Demand and growth has concentrated on the most heavily populated parts of the most crowded country within Europe. They have added to congestion, to commuting, to housing problems, to inflation. They have created severe problems for those who work in the capital and its zone of influence.
New Labour has been negligent when it comes to the growing regional divide within the UK. It has protested that inequality within regions is at least as great as inequality between regions. It is a naïve claim. First, because the two forms of inequality cannot be compared and second, because inter and intra regional inequality grow together. They are both products of an increasingly unequal economy and society.
Regional imbalance has particular pertinence to Wales, one of the poorest regions within the UK. The problem is starting to be addressed by some public bodies. By 2016, 50 per cent of BBC production will be outside of London. This will include 17 per cent from Scotland, Wales and Northern Ireland. It is too little and too late, but it is an attempt to overcome the concentration of BBC creative resources in and around London. That concentration was unquestioned, indeed it was celebrated, until recently. However, it is now recognised as the BBC’s Achilles heel. Spreading employment is the key to winning a decent settlement in the next licence fee negotiations and, critically, its next charter.
A New Deal for the 21st Century
The deep depression of the 1930s must be avoided. This financial crisis must be met with programmes designed to maintain demand. Our greatest primary task is to put people to work and to encourage creative effort. The UK government has recognised the importance of a swift response – via lower interest rates and higher public expenditure. Social housing needs new investment: housing repossessions should be a last resort. But a New Deal for the 21st Century has to be broader and deeper than has yet been recognised.
Part of the 1930s New Deal for the United States involved projects to stimulate and reorganise the use of the United States natural resources. A new deal for the United Kingdom must link to climate change by building a low carbon economy of high-skill workers who build a new energy infrastructure. Wales has considerable potential for sustainable energy development: both wind and wave power. We could bolster Wales’s micro-generation capacity and link generators to the National Grid. Wales may even learn from Scotland. Maitland Mackie (the ice cream man) has a plan for wind turbines designed to generate income for local communities and for Scottish farmers. In Wales, as elsewhere, we need to restore the links with localities and people. Economic development is not just about money or goods and services. The other side of the development coin is the need to play closer attention to human development, if we want to balance the productivity needs of the economy with the social needs of its human resources and so ensure that people gain from the beneficial imp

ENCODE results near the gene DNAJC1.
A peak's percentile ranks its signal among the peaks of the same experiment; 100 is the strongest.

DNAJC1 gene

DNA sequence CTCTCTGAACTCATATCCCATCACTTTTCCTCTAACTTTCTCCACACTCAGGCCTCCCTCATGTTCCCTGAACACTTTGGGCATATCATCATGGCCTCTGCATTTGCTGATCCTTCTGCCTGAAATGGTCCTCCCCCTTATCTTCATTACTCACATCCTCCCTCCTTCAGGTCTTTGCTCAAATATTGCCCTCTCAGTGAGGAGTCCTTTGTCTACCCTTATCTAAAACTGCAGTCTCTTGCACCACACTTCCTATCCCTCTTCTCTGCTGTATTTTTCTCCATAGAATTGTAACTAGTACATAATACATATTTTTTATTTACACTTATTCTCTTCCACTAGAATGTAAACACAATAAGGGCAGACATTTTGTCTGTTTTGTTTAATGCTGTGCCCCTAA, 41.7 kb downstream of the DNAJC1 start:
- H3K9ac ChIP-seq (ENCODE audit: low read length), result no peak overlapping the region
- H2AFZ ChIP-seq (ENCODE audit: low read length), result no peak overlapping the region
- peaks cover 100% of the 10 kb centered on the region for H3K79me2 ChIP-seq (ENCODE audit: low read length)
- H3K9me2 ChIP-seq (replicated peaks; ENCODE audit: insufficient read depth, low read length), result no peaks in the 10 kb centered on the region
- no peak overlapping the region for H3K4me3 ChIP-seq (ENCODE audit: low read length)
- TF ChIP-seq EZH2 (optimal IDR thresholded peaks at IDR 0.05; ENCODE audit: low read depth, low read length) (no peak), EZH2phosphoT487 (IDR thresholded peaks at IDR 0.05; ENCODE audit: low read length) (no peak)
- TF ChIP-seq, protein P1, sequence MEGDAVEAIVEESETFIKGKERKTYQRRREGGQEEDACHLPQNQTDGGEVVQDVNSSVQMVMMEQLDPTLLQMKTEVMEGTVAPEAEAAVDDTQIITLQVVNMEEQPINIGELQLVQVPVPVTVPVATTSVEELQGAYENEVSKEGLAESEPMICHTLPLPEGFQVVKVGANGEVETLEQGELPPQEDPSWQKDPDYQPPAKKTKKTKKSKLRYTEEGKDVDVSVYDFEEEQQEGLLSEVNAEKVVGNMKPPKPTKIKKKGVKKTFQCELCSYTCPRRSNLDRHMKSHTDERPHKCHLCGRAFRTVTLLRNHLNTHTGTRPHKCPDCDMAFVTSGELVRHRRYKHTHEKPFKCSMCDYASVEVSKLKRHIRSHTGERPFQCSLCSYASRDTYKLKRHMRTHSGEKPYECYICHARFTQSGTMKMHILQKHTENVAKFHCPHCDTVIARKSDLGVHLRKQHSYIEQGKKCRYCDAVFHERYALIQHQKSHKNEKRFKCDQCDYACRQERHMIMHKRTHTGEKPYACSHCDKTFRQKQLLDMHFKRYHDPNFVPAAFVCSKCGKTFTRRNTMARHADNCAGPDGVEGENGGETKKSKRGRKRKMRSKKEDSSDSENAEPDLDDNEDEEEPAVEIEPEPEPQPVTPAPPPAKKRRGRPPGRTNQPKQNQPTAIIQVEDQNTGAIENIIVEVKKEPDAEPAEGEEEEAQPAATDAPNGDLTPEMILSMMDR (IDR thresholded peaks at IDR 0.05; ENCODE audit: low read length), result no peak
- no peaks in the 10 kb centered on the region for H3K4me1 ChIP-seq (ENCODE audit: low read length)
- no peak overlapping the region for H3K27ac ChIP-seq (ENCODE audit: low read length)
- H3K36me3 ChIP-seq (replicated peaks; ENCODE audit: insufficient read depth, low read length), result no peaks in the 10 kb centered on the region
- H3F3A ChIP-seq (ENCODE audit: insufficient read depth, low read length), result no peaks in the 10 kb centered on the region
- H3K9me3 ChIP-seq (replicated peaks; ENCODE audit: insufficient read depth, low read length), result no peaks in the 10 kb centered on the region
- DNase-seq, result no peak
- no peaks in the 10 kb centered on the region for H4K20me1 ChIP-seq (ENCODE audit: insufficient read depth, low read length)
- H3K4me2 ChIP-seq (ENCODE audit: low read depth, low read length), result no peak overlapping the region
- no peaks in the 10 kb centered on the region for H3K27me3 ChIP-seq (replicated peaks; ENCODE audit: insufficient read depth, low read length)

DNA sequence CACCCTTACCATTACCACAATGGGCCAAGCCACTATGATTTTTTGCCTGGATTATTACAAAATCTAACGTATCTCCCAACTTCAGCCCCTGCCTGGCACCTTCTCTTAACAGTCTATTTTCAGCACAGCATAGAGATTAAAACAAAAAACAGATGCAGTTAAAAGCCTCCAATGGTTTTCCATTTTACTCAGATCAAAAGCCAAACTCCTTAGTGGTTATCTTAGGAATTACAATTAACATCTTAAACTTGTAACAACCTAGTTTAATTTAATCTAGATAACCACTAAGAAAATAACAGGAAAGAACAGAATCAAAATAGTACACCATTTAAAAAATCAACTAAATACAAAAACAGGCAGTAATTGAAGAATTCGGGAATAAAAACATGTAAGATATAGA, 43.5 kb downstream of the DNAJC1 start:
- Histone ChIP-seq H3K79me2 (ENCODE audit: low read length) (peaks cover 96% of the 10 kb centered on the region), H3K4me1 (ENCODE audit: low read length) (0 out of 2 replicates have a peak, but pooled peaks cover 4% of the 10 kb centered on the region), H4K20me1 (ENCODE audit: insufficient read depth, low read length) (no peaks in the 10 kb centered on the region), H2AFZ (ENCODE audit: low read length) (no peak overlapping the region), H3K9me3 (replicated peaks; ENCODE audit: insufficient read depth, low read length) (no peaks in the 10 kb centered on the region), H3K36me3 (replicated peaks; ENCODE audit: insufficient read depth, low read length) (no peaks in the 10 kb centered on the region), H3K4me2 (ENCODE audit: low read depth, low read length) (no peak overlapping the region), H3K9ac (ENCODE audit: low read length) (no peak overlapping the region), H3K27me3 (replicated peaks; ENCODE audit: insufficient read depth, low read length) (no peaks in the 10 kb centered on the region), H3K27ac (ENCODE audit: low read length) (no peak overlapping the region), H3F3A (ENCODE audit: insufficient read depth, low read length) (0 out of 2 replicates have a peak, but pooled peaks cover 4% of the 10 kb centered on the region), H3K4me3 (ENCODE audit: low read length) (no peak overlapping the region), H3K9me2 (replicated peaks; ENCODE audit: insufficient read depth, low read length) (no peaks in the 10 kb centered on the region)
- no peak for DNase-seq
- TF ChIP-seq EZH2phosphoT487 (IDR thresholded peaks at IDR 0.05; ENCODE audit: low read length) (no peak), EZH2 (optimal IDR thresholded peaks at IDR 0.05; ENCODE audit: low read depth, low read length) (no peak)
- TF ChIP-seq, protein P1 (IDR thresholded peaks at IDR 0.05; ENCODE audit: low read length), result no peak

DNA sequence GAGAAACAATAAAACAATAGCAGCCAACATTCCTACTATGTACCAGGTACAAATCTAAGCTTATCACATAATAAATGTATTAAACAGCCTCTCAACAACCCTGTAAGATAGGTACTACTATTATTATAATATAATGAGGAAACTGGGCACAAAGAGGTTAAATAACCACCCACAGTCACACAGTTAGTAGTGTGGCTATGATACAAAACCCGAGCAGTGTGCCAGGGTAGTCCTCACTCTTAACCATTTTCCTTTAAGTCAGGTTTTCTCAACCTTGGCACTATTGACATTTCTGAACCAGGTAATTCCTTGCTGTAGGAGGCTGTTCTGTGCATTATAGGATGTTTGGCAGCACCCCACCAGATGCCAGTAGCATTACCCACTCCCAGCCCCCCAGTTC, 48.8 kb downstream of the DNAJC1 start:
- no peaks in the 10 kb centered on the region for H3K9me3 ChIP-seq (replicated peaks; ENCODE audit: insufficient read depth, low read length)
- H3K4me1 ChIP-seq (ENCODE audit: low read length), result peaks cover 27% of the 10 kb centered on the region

acts of structural economic change.
Deregulation has contributed to competitive innovation in finance. Light touch, or soft touch regulation, was part of a strategy designed to add to the power of the City and to open new fields of opportunity for capital. A clear focus on the dilemmas of financial fragility and systemic and spreading risk must be part of a new regulatory framework. We are not the fully informed, ice-cold calculators that Economics 101 presumes. Given stability and growth, we are more optimistic than we should be. With loss of confidence, panic sets in. Money seeking to expand itself without committing to long-term investment in the real economy adds to risk and to instability.
And finally, the strength and energy of markets and the economy does not depend on everything being privatised and marketised. When you have organisations that have public obligations and a public role you have sources of employment that are sheltered from the abrupt reversals that can destroy productive capacity, jobs and community. The obvious and high relevant example is the Post Office. In recent years, every effort has been made to withdraw revenue sources. The shock to the economy provided by private finance may encourage us to recognise that the Post Office has an important community role. Building the Post Office business is a proper government objective: reducing its business is not.